I'm on the fence about Brian Tamaki. Not as a person or a church leader, but on the legal ramifications of the the gathering he fronted in the Domain. 

He was definitely in breach of a Public Health Order and has been charged accordingly. But how does the right to protest work in a pandemic and what does that mean for democracy in our country? There has been some discussion from other bloggers such as David Farrier that Tamaki was the brown patsy for a white-church coordinated political drive but I think this is all nonsense. Tamaki is a big boy and while I doubt his wisdom, I don't doubt his cunning. 

The language gets tricky and Tamaki is working this. Facebook pages claimed the gathering was not a protest but a Stand (using Biblical language here). Tamaki met with high ranking police and explained his intentions for the October 2 event. Now, the church leader is planning further "picnics" in covid restricted areas- to mock the terminology used by the government. Surely he would be better to come out and simply claim a protest but their group has been careful not to do this. 

What is clear to me is that these actions have nothing to do with faith and everything to do with politics and a desire to introduce Trumpian grass roots movements to New Zealand. I don't like it but have to concede that there are those with different political views to me who have the right to air their disapproval. 

What if it turns into a super spreader? It concerns me and I don't have the answers but we need to hold fire on our personal judgements and think through what it would mean if our democracy was threatened. The officials have a challenging case study and I'll continue to watch with interest.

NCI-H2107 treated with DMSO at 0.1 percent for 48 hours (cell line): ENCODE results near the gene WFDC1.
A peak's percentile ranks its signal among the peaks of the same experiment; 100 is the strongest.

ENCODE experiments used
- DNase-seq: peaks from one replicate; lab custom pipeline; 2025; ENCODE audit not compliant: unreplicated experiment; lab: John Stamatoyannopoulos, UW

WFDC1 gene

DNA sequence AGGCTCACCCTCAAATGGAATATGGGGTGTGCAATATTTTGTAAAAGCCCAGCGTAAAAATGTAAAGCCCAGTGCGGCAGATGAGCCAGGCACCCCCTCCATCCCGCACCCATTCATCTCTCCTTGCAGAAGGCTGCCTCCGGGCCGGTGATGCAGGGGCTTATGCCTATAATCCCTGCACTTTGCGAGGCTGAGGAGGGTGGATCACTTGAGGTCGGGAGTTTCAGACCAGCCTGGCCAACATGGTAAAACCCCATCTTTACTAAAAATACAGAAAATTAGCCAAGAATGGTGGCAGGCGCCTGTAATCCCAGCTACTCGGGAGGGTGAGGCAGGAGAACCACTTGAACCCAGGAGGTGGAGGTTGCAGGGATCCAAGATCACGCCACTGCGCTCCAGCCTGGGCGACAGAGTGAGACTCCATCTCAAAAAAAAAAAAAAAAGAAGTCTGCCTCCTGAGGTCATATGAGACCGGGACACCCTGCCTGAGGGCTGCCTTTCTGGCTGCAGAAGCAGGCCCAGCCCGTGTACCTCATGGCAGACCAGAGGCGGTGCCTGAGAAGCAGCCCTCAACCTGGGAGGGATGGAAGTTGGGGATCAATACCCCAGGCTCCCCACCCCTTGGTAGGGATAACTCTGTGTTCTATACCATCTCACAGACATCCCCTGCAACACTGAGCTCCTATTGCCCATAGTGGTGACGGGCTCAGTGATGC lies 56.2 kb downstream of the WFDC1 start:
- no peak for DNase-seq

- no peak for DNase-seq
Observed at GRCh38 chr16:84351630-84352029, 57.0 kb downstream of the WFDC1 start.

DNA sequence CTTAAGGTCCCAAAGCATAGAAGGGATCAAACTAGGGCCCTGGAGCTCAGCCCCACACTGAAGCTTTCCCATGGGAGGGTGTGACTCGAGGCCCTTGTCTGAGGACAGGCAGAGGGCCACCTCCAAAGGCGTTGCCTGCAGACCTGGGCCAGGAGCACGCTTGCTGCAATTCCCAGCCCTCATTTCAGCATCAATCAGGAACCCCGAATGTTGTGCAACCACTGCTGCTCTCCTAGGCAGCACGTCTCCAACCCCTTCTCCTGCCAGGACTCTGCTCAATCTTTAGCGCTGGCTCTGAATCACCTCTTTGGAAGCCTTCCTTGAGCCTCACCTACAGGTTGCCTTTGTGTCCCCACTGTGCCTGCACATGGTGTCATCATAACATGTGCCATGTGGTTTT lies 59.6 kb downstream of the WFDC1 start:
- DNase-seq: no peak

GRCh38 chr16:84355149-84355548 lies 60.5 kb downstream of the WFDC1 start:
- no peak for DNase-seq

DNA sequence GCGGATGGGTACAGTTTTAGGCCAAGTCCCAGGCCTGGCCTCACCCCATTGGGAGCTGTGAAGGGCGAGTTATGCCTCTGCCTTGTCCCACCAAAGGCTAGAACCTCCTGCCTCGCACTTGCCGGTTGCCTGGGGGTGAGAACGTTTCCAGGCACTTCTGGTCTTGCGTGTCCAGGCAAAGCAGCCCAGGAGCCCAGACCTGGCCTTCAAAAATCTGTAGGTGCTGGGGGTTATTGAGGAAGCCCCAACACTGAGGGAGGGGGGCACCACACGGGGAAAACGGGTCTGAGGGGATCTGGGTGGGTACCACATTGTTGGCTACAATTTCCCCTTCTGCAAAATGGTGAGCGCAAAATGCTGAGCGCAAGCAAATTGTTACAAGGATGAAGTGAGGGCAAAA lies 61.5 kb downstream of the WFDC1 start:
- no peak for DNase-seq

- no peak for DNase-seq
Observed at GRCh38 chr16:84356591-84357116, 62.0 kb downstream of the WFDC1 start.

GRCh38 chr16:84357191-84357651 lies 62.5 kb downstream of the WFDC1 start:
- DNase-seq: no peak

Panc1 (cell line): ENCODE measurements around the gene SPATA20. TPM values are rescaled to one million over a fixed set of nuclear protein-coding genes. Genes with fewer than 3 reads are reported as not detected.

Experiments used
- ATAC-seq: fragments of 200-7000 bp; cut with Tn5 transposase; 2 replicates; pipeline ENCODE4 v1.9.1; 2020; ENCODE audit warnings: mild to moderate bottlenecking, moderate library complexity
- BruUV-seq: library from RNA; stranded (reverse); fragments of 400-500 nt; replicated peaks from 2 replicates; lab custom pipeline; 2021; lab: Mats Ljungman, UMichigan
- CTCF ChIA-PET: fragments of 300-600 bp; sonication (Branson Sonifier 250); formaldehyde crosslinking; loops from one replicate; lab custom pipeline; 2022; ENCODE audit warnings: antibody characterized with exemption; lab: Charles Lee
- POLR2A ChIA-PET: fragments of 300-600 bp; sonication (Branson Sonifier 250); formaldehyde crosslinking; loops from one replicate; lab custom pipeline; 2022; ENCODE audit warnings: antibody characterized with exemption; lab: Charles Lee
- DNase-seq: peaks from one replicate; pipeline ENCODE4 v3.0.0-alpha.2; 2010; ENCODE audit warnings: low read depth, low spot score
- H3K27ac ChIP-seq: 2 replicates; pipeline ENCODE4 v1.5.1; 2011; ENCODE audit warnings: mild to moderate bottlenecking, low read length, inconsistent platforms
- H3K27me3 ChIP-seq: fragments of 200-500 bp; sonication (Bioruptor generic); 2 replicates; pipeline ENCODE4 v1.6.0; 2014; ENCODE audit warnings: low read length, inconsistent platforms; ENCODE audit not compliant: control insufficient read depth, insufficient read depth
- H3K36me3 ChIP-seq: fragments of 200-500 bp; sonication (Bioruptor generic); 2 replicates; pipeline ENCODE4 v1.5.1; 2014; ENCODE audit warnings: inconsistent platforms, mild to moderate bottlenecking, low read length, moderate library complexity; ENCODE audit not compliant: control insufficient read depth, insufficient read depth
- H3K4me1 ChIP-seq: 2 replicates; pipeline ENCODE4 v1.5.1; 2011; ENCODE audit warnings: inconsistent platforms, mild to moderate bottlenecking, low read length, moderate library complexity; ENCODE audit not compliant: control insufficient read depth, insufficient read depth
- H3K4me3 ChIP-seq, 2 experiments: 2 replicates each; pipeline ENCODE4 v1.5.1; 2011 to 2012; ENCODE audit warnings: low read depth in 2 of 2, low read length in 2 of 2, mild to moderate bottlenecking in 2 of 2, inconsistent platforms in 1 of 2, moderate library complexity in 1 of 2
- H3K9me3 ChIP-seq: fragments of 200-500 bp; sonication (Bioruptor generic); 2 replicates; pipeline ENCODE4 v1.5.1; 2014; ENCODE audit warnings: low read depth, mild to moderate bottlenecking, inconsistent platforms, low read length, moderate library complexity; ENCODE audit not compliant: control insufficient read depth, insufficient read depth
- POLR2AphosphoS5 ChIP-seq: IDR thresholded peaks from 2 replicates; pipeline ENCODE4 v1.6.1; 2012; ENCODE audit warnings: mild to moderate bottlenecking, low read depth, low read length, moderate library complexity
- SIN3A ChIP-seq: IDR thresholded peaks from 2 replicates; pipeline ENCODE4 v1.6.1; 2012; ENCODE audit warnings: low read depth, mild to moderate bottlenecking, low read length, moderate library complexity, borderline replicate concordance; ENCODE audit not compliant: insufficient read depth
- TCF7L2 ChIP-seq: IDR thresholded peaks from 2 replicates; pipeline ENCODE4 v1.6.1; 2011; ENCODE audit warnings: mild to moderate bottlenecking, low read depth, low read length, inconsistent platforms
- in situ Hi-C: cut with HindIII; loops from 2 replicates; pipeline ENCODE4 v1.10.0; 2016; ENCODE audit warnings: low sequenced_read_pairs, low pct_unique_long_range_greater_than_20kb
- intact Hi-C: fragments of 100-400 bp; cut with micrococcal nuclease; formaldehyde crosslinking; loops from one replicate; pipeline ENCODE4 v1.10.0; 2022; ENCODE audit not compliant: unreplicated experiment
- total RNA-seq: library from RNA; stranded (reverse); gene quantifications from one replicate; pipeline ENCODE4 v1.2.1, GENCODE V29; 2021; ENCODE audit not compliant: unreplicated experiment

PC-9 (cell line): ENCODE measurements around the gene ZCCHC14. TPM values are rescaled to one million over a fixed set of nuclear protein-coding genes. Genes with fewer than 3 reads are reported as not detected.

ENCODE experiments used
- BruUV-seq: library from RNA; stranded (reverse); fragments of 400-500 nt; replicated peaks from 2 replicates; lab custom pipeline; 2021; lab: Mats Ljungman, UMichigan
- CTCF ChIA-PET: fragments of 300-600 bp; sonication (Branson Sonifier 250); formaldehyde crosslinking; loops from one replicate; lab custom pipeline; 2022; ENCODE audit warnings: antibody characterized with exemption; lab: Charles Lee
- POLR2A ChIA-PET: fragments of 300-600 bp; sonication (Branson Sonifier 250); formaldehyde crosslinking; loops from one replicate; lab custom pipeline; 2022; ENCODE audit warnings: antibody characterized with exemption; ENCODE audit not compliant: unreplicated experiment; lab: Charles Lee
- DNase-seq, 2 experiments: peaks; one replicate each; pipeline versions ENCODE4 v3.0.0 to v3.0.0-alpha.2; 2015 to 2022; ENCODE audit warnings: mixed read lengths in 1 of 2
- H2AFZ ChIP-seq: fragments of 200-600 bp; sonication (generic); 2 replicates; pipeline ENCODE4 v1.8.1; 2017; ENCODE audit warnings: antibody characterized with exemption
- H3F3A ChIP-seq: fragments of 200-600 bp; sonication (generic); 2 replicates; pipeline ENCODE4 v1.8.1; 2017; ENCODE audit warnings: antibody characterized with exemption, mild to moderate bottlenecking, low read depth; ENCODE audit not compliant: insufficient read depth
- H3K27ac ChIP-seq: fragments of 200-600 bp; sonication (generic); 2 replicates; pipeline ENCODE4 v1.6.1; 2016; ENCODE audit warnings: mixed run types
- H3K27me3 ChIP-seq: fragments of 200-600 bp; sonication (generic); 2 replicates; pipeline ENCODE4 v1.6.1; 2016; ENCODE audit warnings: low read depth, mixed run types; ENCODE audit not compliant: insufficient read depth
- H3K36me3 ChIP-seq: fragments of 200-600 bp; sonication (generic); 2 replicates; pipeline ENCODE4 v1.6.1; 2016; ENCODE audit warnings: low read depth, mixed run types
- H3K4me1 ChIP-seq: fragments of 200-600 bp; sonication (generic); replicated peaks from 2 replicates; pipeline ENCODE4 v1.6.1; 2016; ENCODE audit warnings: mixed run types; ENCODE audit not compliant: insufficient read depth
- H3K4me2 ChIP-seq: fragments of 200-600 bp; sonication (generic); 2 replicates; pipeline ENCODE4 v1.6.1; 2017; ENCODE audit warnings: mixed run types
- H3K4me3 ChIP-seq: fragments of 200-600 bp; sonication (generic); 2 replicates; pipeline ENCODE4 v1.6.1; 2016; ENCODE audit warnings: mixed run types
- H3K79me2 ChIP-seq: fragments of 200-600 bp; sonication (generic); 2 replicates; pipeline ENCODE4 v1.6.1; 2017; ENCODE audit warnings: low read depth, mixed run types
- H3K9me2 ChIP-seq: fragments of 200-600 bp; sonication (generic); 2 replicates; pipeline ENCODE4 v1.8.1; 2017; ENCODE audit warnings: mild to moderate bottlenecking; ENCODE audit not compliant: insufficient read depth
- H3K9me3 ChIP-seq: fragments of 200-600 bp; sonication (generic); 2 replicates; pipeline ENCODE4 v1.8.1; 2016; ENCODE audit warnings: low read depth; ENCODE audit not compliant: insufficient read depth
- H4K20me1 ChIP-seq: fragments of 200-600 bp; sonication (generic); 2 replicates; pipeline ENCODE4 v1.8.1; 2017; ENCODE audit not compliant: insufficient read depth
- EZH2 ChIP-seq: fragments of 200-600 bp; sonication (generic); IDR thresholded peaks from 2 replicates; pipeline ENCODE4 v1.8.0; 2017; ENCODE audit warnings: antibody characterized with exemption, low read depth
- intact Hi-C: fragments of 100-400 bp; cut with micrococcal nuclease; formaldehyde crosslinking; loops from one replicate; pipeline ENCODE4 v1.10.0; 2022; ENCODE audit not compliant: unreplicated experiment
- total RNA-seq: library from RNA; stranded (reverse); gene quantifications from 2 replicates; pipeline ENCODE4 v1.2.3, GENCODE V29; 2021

Why Labour can't win on the 1pm updates (so they must continue)

60 new cases in New Zealand today. 

It's not great news but the National Party seems to be most concerned with the lack of a 1pm stand up press conference. Which seems quite contradictory to the position of the last few weeks where the government was criticised for grand standing in the new prime time news slot. Talkback was calling for the 1pm updates to stop, the Greens wanted new, diverse, voices to be added and, "anyone but Aunty Cindy" became a Facebook catch cry. 


The negative term ascribed to communications that someone doesn't agree with. 

The current government has been accused of lacking transparency. So Labour increased communications resources. Then, the government is accused of spin and onboarding Spin Doctors. Newstalk ZB even went so far as to point the finger at Dr Ashley Bloomfield, Director General of Health, for "spinning for the government".  

So what's the answer?  As a former public health communications manager myself (see also Spin Doctor) I can tell you there isn't one. 

But here's a few things to note. First, the 1pm update is not a press conference. It's a live, public address to the nation with critical public health and other information that the Team of 5 Million need to hear. There are media in attendance to amplify the messages through mainstream media. The question time is token and laughable, don't pay it too much attention. Second, like it or not, Jacinda Ardern is our current national leader and it's her job to communicate to the people of New Zealand. Yes she has a communications degree (we both went to Waikato) and that has equipped her for the very complex task of turning up, and getting across messages that keep the nation cohesive. It's a very difficult thing to achieve at scale and of course she needs a team of paid advisors. To think that our leader would simply 'wing it' without messaging is simple minded. Third, there will always be tension between official channels and the varying opinions on both mainstream and social media. The 1pm creates an official information source and a relatively safe environment for critical public health messaging. 

The Labour Party is beginning to get spooked by the blow back to 1pm and they need to push on and continue with regular public addresses. It's not spin, it's good communications and yes I agree with National, there should have been one today.